Clipped Graphs: A Compact Time-Series Encoding


The analysis of multiple time series and associated quantitative or categorical attributes is an important task. Air pollution data, for example, is captured along many dimensions. This data is valuable for studying the association between air quality and diseases risks. In these cases, researchers need to view a large amount of data for multiple cases simultaneously, limiting the space that is available for each time series.

In this abstract, we introduce clipped graphs, a hybrid clipped area chart that uses redundant color coding for visualizing time series data with skewed distributions and relatively rare peaks. We designed clipped graphs for use in compact tabular layouts. We use binned color scales for the full data range but clip outliers above a pre-defined threshold. The clipped peaks can be revealed through interaction. We integrate clipped graphs into an existing multivariate data visualization system, which visualizes clinical genealogies and detailed data about individuals in a tabular layout.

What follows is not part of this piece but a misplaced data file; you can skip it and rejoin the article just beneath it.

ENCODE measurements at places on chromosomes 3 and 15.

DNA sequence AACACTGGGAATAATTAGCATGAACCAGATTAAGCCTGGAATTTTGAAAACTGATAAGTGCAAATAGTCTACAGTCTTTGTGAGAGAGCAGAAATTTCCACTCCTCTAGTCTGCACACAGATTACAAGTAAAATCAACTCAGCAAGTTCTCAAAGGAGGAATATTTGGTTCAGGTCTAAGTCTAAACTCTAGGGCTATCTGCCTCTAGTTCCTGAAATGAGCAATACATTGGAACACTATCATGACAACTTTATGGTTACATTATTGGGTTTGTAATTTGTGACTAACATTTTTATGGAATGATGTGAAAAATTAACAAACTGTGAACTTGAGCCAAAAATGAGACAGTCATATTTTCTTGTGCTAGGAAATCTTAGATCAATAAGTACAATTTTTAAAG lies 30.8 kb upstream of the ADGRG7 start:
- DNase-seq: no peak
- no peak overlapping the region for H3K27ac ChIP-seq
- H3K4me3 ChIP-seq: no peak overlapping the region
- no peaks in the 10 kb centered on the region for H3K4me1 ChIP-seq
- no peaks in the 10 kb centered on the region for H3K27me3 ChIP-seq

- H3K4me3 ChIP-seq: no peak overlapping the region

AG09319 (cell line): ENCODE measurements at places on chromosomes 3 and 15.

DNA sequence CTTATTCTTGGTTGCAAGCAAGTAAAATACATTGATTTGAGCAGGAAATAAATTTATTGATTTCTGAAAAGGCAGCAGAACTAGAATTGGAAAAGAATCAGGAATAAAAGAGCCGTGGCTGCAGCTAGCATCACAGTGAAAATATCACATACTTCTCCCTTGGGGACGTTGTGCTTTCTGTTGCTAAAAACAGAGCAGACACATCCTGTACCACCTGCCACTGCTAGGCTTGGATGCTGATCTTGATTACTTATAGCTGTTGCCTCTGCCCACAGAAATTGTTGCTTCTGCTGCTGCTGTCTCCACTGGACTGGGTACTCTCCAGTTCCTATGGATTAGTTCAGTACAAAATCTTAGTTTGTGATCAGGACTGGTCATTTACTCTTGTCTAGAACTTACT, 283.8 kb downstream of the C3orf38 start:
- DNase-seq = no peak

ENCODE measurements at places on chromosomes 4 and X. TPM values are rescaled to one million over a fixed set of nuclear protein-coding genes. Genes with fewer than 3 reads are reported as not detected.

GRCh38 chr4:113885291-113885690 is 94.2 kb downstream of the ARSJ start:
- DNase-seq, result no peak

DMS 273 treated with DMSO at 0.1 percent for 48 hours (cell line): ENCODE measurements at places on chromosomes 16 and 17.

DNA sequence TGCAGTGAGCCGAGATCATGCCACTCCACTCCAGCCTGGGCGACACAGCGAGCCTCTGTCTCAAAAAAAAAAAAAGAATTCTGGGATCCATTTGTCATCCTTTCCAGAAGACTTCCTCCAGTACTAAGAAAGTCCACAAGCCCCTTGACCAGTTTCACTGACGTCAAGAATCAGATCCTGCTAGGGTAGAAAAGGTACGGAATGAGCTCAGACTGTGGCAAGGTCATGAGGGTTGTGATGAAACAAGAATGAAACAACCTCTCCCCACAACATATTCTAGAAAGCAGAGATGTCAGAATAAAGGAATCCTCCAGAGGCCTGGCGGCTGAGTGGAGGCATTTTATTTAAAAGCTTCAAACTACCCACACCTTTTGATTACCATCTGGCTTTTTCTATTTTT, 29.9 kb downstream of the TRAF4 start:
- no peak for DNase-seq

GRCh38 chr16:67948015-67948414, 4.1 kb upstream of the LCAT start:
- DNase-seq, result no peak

Haihan Lin, Carolina Nobre, Amanda Bakian, Alexander Lex
Clipped Graphs: A Compact Time-Series Encoding
Proceedings of the IEEE Information Visualization Conference – Posters (InfoVis), 2019.


  title = {Clipped Graphs: A Compact Time-Series Encoding},
  author = {Haihan Lin and Carolina Nobre and Amanda Bakian and Alexander Lex},
  booktitle = {Proceedings of the IEEE Information Visualization Conference – Posters (InfoVis)},
  year = {2019}


We thank our collaborators and the Visualization Design Lab at the University of Utah for the feedback. This work was supported by the Utah Genome Project, and the National Science Foundation (OAC 1835904). We thank the Pedigree and Population Resource of the Huntsman Cancer Institute, University of Utah (funded in part by the Huntsman Cancer Foundation) for its role in the ongoing collection, maintenance, and support of the Utah Population Database (UPDB). We also acknowledge support for the UPDB through grant P30 CA2014 from the National Cancer Institute, and from the University of Utah’s Program in Personalized Health and Center for Clinical and Translational Science.